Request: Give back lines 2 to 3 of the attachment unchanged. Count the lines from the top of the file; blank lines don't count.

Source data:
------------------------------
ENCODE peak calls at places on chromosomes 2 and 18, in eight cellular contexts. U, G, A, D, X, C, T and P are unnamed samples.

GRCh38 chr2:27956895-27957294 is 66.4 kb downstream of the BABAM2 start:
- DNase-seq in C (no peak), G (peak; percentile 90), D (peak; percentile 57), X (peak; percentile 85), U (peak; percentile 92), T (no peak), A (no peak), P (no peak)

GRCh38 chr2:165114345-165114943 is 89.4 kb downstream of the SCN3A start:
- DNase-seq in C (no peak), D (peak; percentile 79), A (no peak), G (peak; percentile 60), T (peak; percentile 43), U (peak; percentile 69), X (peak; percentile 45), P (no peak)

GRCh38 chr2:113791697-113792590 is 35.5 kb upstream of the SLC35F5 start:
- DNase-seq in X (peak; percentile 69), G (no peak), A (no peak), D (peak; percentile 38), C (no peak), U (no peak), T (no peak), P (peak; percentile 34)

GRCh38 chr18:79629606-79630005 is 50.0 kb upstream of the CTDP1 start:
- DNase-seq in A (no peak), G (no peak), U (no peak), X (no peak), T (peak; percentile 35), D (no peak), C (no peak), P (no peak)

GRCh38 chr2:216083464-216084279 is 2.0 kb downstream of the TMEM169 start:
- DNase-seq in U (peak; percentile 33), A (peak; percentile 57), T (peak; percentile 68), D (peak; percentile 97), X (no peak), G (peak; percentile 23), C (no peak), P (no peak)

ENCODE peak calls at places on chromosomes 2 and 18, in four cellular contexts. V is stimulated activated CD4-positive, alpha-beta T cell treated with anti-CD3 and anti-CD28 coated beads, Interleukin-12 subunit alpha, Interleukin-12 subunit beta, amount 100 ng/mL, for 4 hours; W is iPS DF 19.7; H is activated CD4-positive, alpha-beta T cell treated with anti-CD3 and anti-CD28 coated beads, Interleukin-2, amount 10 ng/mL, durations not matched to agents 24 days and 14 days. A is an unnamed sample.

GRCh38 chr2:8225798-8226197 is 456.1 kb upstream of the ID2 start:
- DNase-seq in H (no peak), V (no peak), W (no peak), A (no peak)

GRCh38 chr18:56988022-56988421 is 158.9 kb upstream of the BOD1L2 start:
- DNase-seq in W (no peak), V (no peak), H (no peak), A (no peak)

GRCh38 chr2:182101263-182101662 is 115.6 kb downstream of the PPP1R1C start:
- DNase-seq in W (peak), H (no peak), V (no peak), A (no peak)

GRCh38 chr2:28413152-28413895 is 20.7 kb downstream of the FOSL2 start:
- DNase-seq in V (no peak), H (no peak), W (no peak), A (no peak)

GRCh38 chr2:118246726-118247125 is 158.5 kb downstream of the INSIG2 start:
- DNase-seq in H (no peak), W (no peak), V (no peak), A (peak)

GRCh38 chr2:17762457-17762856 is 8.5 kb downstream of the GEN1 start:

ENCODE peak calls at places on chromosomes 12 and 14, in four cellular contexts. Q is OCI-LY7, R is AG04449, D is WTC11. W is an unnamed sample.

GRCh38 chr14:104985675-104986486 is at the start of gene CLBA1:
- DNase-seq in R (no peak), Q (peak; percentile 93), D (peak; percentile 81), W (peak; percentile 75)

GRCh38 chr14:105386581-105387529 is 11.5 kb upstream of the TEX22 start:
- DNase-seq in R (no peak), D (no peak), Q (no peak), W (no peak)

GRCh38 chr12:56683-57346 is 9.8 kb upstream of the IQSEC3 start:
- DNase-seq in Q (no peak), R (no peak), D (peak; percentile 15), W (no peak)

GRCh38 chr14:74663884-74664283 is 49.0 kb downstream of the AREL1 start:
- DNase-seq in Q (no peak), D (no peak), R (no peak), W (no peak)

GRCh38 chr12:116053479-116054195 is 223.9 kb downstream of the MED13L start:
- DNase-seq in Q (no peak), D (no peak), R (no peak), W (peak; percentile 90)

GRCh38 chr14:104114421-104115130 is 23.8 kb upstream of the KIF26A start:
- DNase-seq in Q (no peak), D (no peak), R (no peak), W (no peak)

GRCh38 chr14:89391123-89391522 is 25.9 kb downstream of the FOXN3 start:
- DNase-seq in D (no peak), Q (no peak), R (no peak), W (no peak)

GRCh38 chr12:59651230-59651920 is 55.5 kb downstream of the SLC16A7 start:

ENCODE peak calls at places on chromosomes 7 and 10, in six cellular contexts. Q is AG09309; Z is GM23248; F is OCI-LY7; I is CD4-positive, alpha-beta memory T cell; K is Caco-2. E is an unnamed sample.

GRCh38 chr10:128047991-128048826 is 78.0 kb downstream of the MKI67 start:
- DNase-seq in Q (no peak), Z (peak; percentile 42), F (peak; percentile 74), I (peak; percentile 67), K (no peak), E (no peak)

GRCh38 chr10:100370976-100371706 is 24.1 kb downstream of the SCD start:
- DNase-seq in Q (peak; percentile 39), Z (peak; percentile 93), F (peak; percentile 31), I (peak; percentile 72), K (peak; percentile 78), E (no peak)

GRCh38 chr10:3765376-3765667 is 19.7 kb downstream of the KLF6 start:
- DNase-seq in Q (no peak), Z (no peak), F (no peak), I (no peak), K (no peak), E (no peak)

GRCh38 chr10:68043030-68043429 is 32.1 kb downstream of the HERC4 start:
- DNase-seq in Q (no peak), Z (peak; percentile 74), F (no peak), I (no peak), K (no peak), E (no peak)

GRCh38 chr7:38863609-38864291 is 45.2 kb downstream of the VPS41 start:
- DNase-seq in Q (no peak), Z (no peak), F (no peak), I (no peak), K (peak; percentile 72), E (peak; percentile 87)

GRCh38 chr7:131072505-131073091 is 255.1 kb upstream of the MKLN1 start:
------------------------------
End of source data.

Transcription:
GRCh38 chr2:27956895-27957294 is 66.4 kb downstream of the BABAM2 start:
- DNase-seq in C (no peak), G (peak; percentile 90), D (peak; percentile 57), X (peak; percentile 85), U (peak; percentile 92), T (no peak), A (no peak), P (no peak)